At least it's refreshing that this guy has experience running a business, which is more than you can say about the other two architects of the company as it currently subsists.
On May 31, the New York Times put out a fawning portrayal of the a Mr. Brian Deese, the guy who was the only full-timer on President-elect and then President Obama's car team from Election Night until mid-February.
Fasten your seat belts, this guy's lack of any kind of pedigree will have you death-gripping the steering wheel, as will the smug dismissiveness of a business system that has been the most successful in human history:
Earlier today at my blog, I noted in a post updating the sad situations at bankrupt Chrysler and headling-for-bankruptcy General Motors, that GM is, according to a Wednesday Reuters report, offering secured bondholders a much better deal than the 29 cents on the dollar Chrysler's secured creditors have been offered. Chrysler's "non-TARP secured lenders," after what they allege with much evidential support was a campaign of threats and intimidation by President Obama and the White House, abandoned their efforts to have their first-lien rights recognized in bankruptcy court.
But Indiana pension funds holding some of that secured debt representing teachers, police, and other workers have taken legal action objecting to the terms of the Chrysler bankruptcy that don’t give first-lien lenders their proper and legal due.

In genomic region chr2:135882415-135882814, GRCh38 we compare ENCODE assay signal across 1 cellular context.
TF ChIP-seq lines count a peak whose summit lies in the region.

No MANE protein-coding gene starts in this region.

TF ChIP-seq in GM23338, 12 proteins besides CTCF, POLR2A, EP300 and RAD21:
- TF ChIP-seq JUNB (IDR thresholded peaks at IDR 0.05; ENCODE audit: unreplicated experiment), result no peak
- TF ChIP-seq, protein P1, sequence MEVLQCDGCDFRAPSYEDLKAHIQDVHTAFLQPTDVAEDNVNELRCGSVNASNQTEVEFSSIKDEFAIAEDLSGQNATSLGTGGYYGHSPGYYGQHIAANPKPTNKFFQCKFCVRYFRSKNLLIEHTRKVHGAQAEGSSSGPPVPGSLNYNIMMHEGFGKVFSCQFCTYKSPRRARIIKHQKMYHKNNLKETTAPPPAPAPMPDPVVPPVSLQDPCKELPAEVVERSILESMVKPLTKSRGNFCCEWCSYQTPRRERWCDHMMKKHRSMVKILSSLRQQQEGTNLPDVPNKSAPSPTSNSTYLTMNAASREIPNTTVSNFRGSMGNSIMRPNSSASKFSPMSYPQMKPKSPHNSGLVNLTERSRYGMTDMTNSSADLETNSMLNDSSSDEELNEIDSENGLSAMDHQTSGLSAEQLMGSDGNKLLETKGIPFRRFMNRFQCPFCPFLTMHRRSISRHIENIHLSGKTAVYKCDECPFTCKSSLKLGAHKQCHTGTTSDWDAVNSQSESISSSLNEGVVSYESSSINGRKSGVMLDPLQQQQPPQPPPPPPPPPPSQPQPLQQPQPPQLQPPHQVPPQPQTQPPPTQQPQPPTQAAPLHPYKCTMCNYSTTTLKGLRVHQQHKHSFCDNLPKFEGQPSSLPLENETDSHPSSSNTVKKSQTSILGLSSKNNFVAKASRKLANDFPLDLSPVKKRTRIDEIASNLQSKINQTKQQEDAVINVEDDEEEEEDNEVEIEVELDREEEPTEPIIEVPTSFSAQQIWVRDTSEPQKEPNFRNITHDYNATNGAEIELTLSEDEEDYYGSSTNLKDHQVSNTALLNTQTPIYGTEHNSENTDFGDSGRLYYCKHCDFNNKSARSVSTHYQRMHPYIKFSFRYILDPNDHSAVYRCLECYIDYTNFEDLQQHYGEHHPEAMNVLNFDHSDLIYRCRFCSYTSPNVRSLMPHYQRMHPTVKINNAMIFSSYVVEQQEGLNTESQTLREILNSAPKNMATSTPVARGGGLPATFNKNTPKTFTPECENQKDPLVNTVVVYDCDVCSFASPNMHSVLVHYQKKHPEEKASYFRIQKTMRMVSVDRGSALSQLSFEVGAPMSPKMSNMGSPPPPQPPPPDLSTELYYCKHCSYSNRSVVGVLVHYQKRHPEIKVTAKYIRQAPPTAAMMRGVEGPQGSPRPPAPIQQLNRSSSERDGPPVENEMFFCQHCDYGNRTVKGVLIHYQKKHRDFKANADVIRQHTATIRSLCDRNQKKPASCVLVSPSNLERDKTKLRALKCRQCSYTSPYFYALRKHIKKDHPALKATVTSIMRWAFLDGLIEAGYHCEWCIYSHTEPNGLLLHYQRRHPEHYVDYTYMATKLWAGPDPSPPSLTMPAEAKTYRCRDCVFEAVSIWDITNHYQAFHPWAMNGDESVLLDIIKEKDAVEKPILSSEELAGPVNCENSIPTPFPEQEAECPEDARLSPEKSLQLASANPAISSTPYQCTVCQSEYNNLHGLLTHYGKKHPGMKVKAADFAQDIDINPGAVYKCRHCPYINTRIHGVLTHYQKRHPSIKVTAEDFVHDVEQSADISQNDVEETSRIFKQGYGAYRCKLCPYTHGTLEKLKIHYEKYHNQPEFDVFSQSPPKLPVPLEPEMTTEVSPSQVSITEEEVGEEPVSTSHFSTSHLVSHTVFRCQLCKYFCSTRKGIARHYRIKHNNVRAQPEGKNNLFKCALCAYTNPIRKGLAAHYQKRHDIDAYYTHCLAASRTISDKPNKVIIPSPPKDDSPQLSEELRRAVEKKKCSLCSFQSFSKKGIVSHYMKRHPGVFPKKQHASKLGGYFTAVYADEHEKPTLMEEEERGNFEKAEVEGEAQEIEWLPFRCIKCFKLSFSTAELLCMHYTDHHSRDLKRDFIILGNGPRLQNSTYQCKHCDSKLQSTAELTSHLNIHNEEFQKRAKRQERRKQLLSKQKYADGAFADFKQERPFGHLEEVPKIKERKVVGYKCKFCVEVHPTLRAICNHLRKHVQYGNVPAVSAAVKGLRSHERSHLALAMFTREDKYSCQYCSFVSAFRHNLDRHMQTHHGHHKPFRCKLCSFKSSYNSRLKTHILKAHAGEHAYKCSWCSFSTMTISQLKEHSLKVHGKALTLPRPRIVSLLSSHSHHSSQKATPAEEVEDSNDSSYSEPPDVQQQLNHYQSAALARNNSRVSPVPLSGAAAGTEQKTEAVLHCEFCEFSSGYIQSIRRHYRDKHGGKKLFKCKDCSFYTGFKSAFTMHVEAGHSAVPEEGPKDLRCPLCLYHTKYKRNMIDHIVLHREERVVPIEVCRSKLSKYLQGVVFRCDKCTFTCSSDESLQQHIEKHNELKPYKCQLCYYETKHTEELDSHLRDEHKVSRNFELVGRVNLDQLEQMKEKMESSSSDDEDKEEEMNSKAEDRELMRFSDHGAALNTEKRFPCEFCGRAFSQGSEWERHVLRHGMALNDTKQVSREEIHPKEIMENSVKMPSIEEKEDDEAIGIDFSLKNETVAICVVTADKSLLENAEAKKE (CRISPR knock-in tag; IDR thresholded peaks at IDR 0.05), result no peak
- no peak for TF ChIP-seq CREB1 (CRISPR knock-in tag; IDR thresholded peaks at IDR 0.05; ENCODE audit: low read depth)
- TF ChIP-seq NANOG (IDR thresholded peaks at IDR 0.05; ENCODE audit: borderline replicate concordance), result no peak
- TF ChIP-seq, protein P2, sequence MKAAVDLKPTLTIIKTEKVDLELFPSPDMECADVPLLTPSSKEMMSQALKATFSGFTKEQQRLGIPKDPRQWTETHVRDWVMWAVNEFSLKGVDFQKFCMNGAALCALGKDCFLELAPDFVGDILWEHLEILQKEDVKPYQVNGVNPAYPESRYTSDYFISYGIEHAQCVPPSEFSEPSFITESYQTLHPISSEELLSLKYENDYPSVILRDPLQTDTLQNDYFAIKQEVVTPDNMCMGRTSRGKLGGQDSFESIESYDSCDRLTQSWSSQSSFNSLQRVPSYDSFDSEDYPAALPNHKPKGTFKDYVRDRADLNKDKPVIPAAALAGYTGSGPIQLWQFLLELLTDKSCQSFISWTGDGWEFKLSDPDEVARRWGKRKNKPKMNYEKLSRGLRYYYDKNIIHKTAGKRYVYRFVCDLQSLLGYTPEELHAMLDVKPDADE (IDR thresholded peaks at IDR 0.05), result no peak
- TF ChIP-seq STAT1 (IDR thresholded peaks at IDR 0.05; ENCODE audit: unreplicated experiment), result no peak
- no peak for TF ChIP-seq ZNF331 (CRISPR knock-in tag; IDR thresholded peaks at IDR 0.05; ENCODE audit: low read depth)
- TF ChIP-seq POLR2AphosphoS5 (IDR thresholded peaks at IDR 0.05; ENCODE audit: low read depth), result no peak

It thus appears, despite a chest-thumping May 2 assertion in the New York Times that the White House's Chrysler hardball might have taught GM lenders a "lesson," that Obama and his car guys don't have the stomach for riding roughshod over the rights of GM's secured bondholders and ending up with the possibility of another bankruptcy moving into a regular federal district court (the Indiana situation could be the first).
Now what? Well, if you're Team Obama, you instead try to put the screws to GM's unsecured bondholders -- to the benefit of the United Auto Workers' Voluntary Employee Benefits Association (VEBA) trust.